A political chasm may separate them, but for one special night, they partied in the same building.
The Shorefront Democratic Club and the Brooklyn South Conservative Club had concurrent galas in the same Dyker Heights catering hall on March 12. Politicos from both sides of Brooklyn’s proverbial aisle descended on Sirico’s — separated only by a set of stairs and an unspoken nonaggression pact.
Open bars oiled up both shindigs, but there was still friction. Conservatives claim they booked the hall’s primo, first-floor ball room first, but schnapps-and-spend liberals stole their selection with a big, fat check — relegating them to a basement party room.
“We had it months ago,” said Christine Sisto, who organized the Conservative carousal. “[Sirico’s] said ‘print the invitation,’ but the Democrats wrote a huge check. But I still wanted to have it here, and I knew they had the downstairs room. We wanted to show [Democrats] they don’t dominate the city.”
But the Shorefront Democrats’ leader said she had cast the ballot for the first-floor ballroom well before her partisan rivals.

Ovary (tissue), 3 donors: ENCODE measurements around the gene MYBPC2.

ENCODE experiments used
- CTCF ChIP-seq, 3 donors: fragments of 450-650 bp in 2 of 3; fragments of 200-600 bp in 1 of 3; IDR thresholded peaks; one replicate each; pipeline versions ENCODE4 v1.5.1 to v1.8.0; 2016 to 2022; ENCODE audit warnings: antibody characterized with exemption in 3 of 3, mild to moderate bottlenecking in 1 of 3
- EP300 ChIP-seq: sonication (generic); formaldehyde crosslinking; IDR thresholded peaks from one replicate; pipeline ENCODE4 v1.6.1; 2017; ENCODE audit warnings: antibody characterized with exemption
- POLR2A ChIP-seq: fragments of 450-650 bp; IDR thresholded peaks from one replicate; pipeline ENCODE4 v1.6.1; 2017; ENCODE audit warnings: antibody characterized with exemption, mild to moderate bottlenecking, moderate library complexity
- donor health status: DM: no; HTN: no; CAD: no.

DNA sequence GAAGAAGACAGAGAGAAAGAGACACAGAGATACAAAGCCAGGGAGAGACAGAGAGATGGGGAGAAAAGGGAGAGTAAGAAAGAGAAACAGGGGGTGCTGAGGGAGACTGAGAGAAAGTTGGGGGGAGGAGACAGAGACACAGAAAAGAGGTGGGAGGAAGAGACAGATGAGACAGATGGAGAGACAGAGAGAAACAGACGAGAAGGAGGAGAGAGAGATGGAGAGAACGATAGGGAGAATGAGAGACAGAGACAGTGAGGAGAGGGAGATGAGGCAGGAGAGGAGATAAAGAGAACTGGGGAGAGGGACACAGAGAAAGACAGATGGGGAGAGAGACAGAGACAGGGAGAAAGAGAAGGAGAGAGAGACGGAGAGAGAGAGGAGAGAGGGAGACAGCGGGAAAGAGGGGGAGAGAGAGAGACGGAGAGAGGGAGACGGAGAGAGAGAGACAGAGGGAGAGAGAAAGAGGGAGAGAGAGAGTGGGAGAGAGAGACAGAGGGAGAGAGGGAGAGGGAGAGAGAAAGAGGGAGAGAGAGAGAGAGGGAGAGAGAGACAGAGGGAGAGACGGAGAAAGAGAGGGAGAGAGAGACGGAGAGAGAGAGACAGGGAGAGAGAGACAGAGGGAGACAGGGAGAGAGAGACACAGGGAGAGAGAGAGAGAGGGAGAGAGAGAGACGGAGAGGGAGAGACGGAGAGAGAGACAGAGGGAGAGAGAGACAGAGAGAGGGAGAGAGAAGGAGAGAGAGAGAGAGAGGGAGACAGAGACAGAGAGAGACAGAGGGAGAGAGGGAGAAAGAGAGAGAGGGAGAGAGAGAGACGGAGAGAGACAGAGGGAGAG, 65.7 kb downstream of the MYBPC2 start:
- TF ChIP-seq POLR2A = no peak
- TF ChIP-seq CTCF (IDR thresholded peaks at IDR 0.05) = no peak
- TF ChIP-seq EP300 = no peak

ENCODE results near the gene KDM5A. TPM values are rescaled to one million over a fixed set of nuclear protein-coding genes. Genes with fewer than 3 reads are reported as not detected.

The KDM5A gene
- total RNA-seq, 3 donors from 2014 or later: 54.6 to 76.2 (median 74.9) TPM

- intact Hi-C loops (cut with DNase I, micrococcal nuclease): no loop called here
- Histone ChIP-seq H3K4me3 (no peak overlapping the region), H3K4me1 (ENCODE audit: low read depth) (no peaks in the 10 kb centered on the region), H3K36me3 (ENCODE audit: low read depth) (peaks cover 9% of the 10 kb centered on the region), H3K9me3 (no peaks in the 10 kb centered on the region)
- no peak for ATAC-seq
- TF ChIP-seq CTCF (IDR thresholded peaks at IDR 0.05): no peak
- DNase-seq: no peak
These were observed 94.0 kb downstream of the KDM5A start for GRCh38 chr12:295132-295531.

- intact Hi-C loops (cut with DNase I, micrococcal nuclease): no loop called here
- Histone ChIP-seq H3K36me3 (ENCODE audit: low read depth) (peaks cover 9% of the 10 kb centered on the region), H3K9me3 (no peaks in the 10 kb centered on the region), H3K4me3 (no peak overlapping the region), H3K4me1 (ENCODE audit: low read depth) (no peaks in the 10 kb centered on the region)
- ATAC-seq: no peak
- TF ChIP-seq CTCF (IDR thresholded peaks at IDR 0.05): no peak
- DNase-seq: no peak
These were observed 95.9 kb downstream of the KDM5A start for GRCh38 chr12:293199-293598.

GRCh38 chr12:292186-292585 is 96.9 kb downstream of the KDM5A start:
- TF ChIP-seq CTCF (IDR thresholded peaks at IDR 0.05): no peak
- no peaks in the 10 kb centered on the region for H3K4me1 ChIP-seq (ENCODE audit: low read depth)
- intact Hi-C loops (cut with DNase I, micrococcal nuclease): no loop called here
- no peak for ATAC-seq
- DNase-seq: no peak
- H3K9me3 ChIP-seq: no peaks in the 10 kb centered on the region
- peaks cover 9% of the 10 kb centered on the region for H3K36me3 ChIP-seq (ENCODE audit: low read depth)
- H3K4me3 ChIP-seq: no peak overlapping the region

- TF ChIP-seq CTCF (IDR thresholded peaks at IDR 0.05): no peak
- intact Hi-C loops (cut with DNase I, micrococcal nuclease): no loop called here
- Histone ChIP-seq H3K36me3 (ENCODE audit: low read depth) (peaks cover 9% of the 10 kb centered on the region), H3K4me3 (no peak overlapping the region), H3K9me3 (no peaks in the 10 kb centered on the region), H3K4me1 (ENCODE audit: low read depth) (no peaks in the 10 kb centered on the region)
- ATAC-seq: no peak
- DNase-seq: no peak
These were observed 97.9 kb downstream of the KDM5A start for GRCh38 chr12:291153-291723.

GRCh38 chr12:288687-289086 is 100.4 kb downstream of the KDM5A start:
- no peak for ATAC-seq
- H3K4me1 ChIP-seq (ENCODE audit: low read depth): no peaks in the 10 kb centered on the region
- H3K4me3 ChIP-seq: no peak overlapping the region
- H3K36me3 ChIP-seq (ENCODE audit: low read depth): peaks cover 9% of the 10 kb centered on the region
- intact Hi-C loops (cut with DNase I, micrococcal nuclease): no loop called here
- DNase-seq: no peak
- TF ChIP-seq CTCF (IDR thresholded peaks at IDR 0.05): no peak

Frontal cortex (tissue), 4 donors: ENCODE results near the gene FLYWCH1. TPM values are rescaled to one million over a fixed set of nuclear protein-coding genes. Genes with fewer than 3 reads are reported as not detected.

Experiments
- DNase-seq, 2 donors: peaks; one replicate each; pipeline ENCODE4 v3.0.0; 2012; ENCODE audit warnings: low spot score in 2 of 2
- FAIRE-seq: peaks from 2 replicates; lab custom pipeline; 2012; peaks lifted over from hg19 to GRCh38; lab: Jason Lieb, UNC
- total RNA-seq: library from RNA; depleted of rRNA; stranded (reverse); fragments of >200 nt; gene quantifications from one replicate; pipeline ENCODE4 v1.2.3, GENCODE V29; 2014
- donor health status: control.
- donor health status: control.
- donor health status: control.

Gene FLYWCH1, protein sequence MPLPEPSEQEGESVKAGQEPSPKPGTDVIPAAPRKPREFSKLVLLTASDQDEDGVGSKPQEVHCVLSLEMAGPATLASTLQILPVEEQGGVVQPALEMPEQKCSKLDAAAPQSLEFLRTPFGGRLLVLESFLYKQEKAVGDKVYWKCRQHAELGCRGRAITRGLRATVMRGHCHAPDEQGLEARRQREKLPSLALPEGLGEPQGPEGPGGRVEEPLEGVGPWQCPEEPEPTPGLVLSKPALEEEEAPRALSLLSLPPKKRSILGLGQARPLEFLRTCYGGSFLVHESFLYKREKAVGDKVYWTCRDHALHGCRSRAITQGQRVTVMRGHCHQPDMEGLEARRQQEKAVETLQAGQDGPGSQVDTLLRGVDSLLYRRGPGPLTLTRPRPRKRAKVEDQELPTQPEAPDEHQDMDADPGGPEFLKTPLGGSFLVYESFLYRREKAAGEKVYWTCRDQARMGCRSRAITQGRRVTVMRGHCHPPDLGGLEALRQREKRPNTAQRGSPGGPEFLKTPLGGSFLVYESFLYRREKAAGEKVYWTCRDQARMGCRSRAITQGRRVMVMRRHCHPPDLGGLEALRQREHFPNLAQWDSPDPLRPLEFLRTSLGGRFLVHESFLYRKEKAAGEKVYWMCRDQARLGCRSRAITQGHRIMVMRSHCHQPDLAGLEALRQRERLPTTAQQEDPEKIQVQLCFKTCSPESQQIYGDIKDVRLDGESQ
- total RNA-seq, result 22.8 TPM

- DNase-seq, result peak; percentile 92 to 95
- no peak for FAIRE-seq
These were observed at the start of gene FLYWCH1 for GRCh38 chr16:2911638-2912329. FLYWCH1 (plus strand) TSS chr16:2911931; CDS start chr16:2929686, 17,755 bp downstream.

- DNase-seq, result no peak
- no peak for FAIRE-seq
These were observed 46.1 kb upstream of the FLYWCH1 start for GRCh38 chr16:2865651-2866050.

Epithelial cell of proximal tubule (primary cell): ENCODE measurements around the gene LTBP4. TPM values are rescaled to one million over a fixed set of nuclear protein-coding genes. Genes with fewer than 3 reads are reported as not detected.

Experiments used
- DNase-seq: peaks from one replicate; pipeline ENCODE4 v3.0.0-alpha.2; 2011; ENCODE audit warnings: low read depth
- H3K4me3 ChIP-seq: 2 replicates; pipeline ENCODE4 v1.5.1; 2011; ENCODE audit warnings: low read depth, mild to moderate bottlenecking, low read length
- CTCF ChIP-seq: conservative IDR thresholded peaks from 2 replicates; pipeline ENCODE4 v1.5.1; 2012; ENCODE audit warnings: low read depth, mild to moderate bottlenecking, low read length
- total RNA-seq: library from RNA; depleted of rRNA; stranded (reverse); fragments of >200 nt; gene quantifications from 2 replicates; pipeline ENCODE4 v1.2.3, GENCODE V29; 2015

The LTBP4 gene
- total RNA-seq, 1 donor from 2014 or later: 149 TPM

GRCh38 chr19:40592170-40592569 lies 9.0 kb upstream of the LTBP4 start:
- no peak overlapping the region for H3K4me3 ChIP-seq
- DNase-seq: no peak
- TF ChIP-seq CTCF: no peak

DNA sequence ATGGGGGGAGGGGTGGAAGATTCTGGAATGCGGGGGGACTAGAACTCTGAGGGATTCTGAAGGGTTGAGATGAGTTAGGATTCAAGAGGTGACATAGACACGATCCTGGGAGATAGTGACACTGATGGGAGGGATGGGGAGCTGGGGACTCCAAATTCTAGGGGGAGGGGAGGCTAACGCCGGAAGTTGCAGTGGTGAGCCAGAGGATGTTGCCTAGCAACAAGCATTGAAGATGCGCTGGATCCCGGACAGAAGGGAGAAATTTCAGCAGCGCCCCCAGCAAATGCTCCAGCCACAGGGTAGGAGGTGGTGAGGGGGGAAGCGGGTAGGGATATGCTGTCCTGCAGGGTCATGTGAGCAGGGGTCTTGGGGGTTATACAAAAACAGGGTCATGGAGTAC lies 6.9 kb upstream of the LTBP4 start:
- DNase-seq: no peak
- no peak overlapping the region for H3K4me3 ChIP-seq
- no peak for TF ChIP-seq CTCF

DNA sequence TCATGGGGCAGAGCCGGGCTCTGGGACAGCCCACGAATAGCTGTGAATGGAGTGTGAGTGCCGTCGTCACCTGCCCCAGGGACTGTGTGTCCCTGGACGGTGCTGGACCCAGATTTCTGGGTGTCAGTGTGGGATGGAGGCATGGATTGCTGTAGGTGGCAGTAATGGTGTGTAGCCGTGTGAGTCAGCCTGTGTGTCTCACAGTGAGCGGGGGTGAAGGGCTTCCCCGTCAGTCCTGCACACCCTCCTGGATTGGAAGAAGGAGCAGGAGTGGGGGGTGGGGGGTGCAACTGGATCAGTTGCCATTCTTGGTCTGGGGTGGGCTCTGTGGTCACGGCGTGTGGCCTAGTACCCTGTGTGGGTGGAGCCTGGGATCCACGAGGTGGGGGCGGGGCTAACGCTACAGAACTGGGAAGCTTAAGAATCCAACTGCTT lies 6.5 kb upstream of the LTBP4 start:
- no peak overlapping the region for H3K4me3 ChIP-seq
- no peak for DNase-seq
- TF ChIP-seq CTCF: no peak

“This day was always ours,” said Dilia Schack, who claimed she booked the room back in June 2014.
As if that wasn’t enough, rival congressional candidates Dan Donovan (R–Staten Island) and Vincent Genitle (D–Bay Ridge) narrowly missed standing under the same roof, with Gentile leaving for an engagement on bucolic Staten Island just minutes before Donovan addressed potential voters in the Conservative room.
It was the second near-miss that day for the two, who are both vying for disgraced Rep. Michael Grimm’s vacant congressional seat in a May 5 special election. Donovan and Gentile were both scheduled to be in the same city council hearing earlier on March 12, but Donovan opted to attend the funeral for a Staten Island judge instead, The Observer reported.
Conservatives at the fete could hear Democrats shuffling their feet on the dance floor above, and one Republican pol joked that the blue crowd was trying to drown out fears that Gentile couldn’t take the Republican-heavy Staten Island.
“They’re making all that noise up there because they’re jealous — jealous of the next congressman,” joked state Sen. Martin Golden, referring to Donovan.
But the animosity between the building’s upper and lower houses was all in good fun, another conservative said.
“It was a coincidence, but a good one,” said Gerry Kassar, a conservative party leader. “There’s more excitement, more attitude for the whole evening.”
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